Carlos Ghosn, chief executive of Nissan, has warned that a protracted breakdown in relations between Japan and China could slow his company’s aggressive expansion into the Chinese car market, which Nissan has come to rely on for one-quarter of its sales.
In an interview with the Financial Times, Mr Ghosn said Nissan’s current investment plans, such as a factory in Dalian that is to be built in 2014, would go ahead despite a consumer backlash in China against Japanese car brands that has led to a sharp fall-off in demand.
But he cautioned that additional commitments would “be subject to a lot of scrutiny and analysis, and a little bit of time.”
“Certainly beyond what we have decided, before going for further decisions in China, we will be very careful in assessing how much of an impact [the political situation] has on consumers’ minds,” he said. “You want to know how much of a recovery we’re going to have and how the relationship between the two countries – what kind of direction it’s taking.”
All of Japan’s carmakers have been bruised by the de facto consumer boycott, which arose out of a diplomatic dispute between Tokyo and Beijing over the possession of a group of islands in the East China Sea. The islands, called the Senkaku in Japan and the Diaoyu in China, are controlled by Japan but claimed by China.
Nissan’s sales in China tumbled 35 per cent in September compared with the same month a year earlier. The fall was the narrowest among Japan’s top three carmakers – Toyota’s sales plunged 49 per cent and Honda’s 41 per cent – but the impact on Nissan is greater because it makes a higher ratio of its sales in the country.
Toyota sells only about one in ten of its cars in China, compared with one in four for Nissan before the recent dive.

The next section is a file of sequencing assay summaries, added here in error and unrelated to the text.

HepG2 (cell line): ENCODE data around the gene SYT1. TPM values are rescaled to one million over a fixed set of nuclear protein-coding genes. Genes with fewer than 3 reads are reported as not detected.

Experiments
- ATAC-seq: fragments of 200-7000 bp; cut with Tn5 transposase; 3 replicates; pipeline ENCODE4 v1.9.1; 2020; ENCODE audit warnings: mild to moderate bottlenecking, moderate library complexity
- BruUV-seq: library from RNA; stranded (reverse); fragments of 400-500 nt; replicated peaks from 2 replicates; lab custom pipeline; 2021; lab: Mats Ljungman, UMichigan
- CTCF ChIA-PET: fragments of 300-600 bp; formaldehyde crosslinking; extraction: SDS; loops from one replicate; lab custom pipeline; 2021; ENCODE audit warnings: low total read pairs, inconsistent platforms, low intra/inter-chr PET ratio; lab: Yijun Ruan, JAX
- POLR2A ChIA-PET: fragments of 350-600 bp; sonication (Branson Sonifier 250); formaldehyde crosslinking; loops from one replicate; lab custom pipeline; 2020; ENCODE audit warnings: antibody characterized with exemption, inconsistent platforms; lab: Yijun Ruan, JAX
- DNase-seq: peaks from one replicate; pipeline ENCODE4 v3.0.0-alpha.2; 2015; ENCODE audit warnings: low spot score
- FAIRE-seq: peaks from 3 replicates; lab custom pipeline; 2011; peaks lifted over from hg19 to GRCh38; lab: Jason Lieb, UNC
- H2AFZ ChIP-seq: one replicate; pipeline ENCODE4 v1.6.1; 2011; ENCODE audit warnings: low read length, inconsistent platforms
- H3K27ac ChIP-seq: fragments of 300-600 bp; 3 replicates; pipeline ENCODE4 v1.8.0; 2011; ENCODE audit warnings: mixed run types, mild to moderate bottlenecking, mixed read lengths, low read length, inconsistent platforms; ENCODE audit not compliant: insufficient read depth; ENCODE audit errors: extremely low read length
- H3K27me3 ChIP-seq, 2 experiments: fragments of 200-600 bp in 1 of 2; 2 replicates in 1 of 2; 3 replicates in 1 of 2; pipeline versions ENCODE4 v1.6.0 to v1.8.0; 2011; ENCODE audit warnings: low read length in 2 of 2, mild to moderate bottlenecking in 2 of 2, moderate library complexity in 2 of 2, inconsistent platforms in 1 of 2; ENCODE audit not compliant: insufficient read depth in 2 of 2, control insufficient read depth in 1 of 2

Mr Ghosn, who was speaking on the sidelines of the Nikkei Global Management Forum, acknowledged that Nissan could miss its global sales volume and earnings targets for the accounting year ending in March as a result of the problems in China.
“If I was telling you that we can make our sales target and our profit target independently of the heavy hit we took in China, you’d be surprised,” he said, adding that he was prevented from giving more details ahead of Nissan’s second-quarter earnings announcement next week. “This is the largest market in the world.”
Honda, which reported quarterly results on Monday, cut its projection for full-year net profit by 20 per cent and reduced its global sales estimate by 180,000 units, also citing problems in China. Nissan will unveil second-quarter results next week.
Mr Ghosn said he remained committed to Nissan’s basic strategy of expanding its presence in China, and was still “very comfortable” with the company’s five-year target of raising its market share to 10 per cent, from 7.5 per cent as of the first quarter of this year.
But he said the furore highlighted the importance of nurturing new markets in places like Russia, India and southeast Asia.
“This is going to be another incentive to develop other engines of growth for your company, that you cannot too much rely on one particular market,” he said.